Advertisement

Quality of Life Research

, Volume 24, Issue 3, pp 607–616 | Cite as

Individual patient monitoring in daily clinical practice: a critical evaluation of minimal important change

  • Jos Hendrikx
  • Jaap Fransen
  • Wietske Kievit
  • Piet L. C. M. van Riel
Article

Abstract

Purpose

In daily practice, physicians translate knowledge from clinical trials to practice, to improve health in individual patients. To help interpret meaningful change on disease outcome measures, the concept of minimal important change (MIC) was conceived. The objective of this study was to investigate whether MIC values are suited for individual patient monitoring.

Methods

Three main elements of the MIC concept were evaluated: (1) MIC values for improvement and deterioration were determined, and the amount of misclassification present in quantifying minimal change was analyzed. (2) Discordance between change categories (improved, unchanged, deteriorated), defined by the MIC values, and patients’ satisfaction with their health was inspected. (3) Discordance between change categories, defined by MIC values, and patients’ willingness to alter therapy was inspected.

Results

MIC value analysis was based on 469 patients with RA seen in daily practice. The chance of falsely classifying health change of an individual patient was high (false-positive range 19–30 % and false-negative range 43–72 %). Of patients classified as improved, 24 % were not satisfied with their health and 69 % were not willing to change therapy. Of patients classified as deteriorated, 54 % were satisfied with their health and 57 % were not willing to change therapy.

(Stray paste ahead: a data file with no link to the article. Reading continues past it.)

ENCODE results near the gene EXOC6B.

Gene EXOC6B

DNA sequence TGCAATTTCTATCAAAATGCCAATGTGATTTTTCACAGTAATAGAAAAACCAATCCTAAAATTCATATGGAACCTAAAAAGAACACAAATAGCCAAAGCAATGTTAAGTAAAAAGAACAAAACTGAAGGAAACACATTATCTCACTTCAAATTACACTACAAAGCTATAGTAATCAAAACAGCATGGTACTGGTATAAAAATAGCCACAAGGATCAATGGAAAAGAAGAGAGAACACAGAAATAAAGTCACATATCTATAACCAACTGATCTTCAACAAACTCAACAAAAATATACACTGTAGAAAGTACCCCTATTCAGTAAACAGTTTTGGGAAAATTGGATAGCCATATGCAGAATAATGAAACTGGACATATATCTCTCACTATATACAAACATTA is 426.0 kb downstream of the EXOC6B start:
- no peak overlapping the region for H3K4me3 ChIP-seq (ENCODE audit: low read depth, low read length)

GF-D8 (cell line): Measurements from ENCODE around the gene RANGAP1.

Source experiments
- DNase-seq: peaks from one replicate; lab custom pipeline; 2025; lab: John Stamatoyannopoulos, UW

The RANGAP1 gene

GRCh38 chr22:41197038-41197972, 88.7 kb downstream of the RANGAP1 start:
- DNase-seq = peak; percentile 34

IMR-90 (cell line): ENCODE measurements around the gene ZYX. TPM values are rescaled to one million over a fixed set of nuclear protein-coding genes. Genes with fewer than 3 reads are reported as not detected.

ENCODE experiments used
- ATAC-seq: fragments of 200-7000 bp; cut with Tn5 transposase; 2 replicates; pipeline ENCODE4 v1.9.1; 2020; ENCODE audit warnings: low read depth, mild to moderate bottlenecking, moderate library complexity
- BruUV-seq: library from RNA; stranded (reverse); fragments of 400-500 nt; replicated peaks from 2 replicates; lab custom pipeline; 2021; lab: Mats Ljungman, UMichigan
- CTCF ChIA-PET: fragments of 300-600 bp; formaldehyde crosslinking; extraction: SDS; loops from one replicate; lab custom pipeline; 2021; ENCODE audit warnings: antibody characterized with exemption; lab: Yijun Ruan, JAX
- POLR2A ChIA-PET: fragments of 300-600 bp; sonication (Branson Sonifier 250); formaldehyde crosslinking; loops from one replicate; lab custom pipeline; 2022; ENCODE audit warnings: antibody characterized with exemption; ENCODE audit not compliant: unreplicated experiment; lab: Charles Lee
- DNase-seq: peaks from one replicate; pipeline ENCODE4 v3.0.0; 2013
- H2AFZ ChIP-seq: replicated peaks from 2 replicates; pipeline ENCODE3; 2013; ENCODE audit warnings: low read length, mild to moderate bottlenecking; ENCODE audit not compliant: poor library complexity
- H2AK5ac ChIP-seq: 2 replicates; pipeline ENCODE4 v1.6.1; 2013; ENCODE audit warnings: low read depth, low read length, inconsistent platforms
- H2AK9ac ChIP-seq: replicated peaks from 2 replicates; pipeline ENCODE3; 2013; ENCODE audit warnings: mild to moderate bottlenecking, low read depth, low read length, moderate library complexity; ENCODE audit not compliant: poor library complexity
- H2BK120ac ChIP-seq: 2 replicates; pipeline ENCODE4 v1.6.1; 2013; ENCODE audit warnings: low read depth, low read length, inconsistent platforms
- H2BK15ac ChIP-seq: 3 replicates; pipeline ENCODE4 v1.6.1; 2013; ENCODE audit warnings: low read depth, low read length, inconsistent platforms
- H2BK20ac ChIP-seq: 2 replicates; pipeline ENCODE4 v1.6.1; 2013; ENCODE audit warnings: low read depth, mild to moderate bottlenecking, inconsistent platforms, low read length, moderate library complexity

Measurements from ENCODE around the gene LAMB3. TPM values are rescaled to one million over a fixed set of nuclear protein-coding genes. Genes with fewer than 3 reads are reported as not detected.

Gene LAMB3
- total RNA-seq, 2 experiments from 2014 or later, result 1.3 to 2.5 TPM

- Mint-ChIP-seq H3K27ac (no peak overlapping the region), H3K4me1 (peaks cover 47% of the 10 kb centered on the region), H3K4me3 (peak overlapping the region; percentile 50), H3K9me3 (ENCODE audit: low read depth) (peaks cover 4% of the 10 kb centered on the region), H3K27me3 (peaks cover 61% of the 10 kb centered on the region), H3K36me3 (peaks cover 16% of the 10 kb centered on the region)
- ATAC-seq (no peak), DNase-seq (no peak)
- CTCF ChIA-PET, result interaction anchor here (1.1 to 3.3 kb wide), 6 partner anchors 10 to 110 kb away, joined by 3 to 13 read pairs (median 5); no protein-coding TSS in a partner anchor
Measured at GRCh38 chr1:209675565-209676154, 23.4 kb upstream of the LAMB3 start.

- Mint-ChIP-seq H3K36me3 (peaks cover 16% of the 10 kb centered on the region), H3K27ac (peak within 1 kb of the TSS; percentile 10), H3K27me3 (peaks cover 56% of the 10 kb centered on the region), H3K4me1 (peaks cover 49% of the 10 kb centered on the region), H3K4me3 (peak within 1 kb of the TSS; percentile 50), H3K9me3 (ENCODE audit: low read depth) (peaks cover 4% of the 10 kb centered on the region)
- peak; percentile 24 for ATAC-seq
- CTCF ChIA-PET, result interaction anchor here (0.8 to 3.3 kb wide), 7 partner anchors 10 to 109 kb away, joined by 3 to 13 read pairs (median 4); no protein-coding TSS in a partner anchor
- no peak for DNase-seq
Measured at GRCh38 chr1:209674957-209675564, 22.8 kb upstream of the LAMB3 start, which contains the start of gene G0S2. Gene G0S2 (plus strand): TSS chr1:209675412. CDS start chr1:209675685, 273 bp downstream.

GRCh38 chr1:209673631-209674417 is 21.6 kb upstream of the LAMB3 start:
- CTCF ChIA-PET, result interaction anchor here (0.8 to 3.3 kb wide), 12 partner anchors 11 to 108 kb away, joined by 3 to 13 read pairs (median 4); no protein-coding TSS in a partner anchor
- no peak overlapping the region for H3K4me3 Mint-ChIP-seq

Conclusions

The misclassification in the quantification of change and high proportions of discordance between change categories defined by MIC cutoff values and patients’ satisfaction and willingness to alter therapy indicate that MIC values as such are not suited for individual patient monitoring.

Keywords

Personalized care Outcome assessment Psychometrics Clinimetrics Satisfaction Rheumatoid arthritis 

Notes

Acknowledgments

The authors thank the following people for their help in recruiting patients and ensuring excellent data management: Joke Alberts-Pijnenborg, Erik Brummelkamp, Thea van Gaalen, Rienke Korver, Marion de Lange-Brandt, Lia Schalkwijk, Diana van Tuijl, Inge Verhagen-Stolk and Carine Vogel.

Ethical standard

For this study, patients were required to fill out a one page questionnaire before their outpatient clinic visit. Data of these questionnaires were combined with data from a daily practice registry and were only used for research purposes. This type of study is classified as a non-invasive, observational study with a negligible risk and low respondent burden. According to Dutch legal and medical ethical standards, approval of an ethics committee is not required for this type of study and was therefore not obtained. All patients were informed by a specialized rheumatology nurse about the aim and duration of the study and the requirements for participants prior to their inclusion. All participants were free to revoke their participation in the study at any time and without notice of a reason. All data disclosing the identity of subjects were removed before analysis.

References

  1. 1.
    Jaeschke, R., Singer, J., & Guyatt, G. H. (1989). Measurement of health status. Ascertaining the minimal clinically important difference. Controlled Clinical Trials, 10(4), 407–415.CrossRefPubMedGoogle Scholar
  2. 2.
    Ferreira, M. L., Herbert, R. D., Ferreira, P. H., Latimer, J., Ostelo, R. W., Nascimento, D. P., et al. (2012). A critical review of methods used to determine the smallest worthwhile effect of interventions for low back pain. Journal of Clinical Epidemiology, 65(3), 253–261.CrossRefPubMedGoogle Scholar
  3. 3.
    Swartz, R. J., Schwartz, C., Basch, E., Cai, L., Fairclough, D. L., McLeod, L., et al. (2011). The king’s foot of patient-reported outcomes: Current practices and new developments for the measurement of change. Quality of Life Research, 20(8), 1159–1167.CrossRefPubMedCentralPubMedGoogle Scholar
  4. 4.